Adding to the growing list of missteps made by Qatari officials ahead of the 2022 FIFA World Cup, a BBC crew, invited by the Qatari prime minister's office to take a look at recently constructed housing, ended up getting arrested for nothing more than "doing [their] jobs," they say.
After hearing of the reportedly poor conditions that migrant laborers have been forced work and live in in preparation of Qatar’s World Cup, the crew decided that on top of what the prime minister's office had planned, they "wanted to see [the workers' conditions] for ourselves."
“We ended up being thrown into prison for doing our jobs,” the BBC’s Mark Lobel, a Dubai-based correspondent, wrote in a post detailing the ordeal Monday.
FIFA says it is now investigating the incident. Lobel wrote:
Suddenly, eight white cars surrounded our vehicle and directed us on to a side road at speed.
A dozen security officers frisked us in the street, shouting at us when we tried to talk. They took away our equipment and hard drives and drove us to their headquarters.
Later, in the city's main police station, the cameraman, translator, driver and I were interrogated separately by intelligence officers. The questioning was hostile.
We were never accused of anything directly, instead they asked over and over what we had done and who we had met.
Lobel added that soon after, they were taken to a prison where they had to wait or be questioned for 13 hours.
The working conditions for Qatar's World Cup migrant laborers, mostly from Nepal, has been the focus of significant reporting since Qatar won the right to host the 2022 World Cup in 2010. Reports of potential human rights abuses started appearing as early as 2013 and have remained in the headlines since.
The Qatari government said in a statement, as quoted by the BBC, that a group of journalists were indeed invited and given “free rein” to see the new housing provided for works as well as the “sub-standard” accommodations. It added, however, that the BBC “decided to do their own site visits and interviews.”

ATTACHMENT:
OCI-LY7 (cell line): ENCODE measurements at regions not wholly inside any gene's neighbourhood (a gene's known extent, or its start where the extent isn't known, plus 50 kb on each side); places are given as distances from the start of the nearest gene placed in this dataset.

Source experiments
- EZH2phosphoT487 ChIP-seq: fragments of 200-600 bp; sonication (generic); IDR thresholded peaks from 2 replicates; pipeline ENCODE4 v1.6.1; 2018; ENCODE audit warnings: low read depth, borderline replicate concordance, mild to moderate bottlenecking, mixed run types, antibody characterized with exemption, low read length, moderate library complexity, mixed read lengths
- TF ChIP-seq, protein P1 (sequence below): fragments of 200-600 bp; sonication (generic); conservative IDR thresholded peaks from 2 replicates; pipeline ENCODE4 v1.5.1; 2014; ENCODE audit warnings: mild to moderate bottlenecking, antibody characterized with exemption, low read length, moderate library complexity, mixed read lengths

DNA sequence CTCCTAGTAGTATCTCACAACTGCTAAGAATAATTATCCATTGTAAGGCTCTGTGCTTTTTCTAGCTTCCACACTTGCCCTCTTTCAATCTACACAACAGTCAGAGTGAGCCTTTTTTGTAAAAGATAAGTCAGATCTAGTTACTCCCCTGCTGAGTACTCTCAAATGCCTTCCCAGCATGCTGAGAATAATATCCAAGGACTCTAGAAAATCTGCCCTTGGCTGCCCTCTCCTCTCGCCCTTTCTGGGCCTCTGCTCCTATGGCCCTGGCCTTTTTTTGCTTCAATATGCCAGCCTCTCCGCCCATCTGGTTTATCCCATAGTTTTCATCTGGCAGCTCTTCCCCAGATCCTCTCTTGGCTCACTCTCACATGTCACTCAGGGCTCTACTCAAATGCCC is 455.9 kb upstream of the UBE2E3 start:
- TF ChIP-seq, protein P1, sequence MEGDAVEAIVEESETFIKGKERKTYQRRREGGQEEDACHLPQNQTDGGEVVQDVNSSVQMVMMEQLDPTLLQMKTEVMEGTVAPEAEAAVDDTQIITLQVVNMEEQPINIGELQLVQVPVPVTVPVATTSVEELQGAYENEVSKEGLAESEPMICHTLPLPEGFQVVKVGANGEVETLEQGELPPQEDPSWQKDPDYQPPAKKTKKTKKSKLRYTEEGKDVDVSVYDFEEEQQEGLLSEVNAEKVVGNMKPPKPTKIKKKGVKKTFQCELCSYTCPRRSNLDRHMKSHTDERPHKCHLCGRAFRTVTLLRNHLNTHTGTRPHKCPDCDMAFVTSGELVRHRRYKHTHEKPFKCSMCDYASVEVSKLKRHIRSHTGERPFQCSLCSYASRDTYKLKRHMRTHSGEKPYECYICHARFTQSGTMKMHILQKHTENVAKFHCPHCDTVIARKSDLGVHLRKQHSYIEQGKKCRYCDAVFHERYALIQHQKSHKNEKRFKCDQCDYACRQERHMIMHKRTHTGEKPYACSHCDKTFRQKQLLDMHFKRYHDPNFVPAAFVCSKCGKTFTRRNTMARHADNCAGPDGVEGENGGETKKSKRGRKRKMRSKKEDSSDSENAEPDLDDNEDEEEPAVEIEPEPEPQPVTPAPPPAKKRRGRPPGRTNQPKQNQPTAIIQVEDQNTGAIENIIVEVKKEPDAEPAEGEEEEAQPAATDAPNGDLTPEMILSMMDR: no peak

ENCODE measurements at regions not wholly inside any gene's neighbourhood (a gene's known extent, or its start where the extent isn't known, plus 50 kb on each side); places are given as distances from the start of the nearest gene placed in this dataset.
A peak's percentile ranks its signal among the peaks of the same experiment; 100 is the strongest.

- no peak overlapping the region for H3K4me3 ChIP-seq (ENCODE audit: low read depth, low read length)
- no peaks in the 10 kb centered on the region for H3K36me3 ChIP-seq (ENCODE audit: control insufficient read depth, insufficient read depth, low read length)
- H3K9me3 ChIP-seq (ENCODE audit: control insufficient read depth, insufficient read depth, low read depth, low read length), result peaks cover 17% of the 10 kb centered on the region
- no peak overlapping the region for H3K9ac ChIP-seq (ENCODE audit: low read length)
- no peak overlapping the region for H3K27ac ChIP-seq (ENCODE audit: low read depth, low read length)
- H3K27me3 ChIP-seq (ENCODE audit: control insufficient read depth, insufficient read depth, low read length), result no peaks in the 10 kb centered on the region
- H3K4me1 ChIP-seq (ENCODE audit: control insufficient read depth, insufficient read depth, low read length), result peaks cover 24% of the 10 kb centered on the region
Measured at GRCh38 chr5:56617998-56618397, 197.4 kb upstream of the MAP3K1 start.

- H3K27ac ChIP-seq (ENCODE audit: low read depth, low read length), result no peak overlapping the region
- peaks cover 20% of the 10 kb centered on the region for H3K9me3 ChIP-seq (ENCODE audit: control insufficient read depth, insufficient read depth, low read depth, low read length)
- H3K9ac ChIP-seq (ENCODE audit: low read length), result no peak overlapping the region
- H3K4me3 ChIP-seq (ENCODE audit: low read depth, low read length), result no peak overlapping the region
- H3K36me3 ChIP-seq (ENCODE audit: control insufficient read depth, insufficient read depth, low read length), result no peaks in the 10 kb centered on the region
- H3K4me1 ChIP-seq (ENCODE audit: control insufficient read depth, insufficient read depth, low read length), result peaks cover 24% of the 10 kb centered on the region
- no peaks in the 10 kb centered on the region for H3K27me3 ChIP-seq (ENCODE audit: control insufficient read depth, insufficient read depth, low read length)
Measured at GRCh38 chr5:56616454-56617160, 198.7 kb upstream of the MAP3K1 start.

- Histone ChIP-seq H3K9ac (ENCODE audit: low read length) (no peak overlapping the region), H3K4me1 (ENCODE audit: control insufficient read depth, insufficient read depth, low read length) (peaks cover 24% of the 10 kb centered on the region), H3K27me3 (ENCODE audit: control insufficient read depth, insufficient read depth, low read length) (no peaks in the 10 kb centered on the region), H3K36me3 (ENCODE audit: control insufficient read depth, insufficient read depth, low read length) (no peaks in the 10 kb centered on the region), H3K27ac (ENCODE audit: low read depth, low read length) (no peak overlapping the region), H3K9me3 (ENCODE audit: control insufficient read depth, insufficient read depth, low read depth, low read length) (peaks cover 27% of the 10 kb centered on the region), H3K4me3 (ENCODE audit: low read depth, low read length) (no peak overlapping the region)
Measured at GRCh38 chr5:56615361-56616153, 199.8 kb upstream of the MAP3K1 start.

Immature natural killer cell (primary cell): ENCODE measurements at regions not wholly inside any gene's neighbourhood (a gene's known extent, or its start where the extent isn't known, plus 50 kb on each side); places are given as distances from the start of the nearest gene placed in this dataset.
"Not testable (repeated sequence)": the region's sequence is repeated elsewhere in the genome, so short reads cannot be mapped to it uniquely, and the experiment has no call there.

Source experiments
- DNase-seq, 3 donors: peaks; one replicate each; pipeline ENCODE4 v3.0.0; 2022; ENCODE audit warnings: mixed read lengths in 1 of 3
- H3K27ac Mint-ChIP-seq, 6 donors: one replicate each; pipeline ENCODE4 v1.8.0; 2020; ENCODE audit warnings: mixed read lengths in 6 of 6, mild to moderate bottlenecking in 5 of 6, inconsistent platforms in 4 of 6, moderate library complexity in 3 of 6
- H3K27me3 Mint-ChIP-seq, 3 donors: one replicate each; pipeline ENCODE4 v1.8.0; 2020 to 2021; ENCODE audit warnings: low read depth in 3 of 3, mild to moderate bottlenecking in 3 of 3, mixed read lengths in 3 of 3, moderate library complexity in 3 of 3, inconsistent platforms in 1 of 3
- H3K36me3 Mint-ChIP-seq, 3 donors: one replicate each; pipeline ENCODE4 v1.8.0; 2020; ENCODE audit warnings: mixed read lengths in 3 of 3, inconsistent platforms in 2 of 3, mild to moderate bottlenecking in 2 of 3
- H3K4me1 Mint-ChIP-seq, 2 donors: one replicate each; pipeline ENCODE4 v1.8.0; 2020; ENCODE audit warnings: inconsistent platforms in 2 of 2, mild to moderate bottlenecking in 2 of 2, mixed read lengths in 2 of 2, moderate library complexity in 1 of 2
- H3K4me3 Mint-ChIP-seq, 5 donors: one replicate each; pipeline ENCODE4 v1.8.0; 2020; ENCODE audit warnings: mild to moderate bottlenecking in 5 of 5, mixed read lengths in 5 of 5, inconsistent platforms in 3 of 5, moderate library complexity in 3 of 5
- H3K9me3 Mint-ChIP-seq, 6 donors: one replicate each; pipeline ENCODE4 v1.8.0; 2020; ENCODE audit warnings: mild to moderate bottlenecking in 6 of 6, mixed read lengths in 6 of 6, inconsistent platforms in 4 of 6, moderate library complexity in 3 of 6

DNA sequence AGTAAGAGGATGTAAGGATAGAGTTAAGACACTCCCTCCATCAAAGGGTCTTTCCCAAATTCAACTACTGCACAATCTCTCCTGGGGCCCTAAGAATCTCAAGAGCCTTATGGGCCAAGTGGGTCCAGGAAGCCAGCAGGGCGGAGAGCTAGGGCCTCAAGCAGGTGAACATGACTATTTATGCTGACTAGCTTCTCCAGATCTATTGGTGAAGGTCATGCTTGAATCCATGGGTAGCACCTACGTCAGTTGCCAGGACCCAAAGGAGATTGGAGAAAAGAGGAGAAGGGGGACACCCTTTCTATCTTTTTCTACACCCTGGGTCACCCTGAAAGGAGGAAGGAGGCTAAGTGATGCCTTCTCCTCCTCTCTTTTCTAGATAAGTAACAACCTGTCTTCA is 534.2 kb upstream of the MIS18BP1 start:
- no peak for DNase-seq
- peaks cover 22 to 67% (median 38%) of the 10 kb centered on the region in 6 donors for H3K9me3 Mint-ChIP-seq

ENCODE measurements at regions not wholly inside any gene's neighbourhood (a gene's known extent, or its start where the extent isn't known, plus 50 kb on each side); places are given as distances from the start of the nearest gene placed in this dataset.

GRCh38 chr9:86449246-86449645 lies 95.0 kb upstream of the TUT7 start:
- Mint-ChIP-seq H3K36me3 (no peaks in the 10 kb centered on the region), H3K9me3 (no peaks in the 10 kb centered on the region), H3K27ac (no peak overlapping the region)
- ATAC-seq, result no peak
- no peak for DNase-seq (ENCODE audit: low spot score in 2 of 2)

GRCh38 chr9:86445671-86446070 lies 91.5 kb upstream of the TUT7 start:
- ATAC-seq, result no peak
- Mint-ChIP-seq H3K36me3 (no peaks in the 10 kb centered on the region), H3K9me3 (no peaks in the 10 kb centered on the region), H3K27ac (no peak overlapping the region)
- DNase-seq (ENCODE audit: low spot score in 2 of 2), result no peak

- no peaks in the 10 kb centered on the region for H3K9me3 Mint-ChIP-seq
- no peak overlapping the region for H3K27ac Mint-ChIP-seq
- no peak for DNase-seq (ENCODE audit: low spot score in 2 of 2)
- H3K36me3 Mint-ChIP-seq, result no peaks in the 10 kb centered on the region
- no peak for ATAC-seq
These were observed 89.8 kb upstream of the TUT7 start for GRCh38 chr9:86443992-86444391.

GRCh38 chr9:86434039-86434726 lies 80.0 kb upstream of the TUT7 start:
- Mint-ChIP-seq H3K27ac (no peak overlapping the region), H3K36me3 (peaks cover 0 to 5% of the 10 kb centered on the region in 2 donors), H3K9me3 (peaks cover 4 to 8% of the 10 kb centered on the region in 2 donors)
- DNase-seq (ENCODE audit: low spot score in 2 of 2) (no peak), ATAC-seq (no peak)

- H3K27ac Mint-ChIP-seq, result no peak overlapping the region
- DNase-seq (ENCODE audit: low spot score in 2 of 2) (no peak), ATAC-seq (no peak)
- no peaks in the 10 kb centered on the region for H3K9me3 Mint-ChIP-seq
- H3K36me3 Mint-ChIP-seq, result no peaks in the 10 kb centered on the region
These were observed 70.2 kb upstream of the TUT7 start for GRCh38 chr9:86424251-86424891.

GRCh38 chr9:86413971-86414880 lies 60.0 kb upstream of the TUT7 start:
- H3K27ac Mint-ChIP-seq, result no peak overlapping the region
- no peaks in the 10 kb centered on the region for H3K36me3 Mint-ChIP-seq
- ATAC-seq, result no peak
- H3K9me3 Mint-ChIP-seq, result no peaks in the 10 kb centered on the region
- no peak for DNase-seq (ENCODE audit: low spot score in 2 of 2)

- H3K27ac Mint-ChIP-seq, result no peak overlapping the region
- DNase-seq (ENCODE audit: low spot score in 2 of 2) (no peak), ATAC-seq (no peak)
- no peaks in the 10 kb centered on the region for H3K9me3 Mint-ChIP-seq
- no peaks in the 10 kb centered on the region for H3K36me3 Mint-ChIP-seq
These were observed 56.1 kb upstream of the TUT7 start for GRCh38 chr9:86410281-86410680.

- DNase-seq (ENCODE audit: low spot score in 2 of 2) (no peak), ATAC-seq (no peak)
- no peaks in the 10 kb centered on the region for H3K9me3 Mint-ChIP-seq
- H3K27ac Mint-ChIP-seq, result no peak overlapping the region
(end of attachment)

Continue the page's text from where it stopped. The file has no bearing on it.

“In doing so, they trespassed on private property, which is against the law in Qatar just as it is in most countries," the statement said. "Security forces were called and the BBC crew was detained."
In this Sunday, May 3, 2015 photo taken during a government organized media tour, Kuttamon Chembadnan Velayi of Kerala, India, speaks to journalists while sitting on his bed in a room he shares with seven other Indian laborers in Doha, Qatar. The housing facility has been cited by Qatari labor officials for substandard conditions. (AP Photo/Maya Alleruzzo)
Their equipment was confiscated, and the BBC has asked for it to be returned as well as for an explanation for the detainment. Lobel said they were released after spending two nights in prison “on a disgusting soiled mattress.” They were also allowed to join the scheduled tour of the housing villages.
But Lobel took Qatari officials to task for their actions.
“How the country handles the media, as it prepares to host one of the world's most watched sporting events, is now also becoming a concern,” he wrote.
Human Rights Watch has said the migrant workers have been exposed to "exploitation and abuse" by employer for little pay, if wages are paid at all. Many are also subject to "kafala system," which means their residency in Qatar is bound to their employment. But to even leave the country is a challenge, since they need to obtain an exit visa.
While the country has acknowledged some of these issues and ensured changes following the pressure of coverage and criticism, the country's labor minister called certain claims "overblown" while the BBC crew was in Qatar.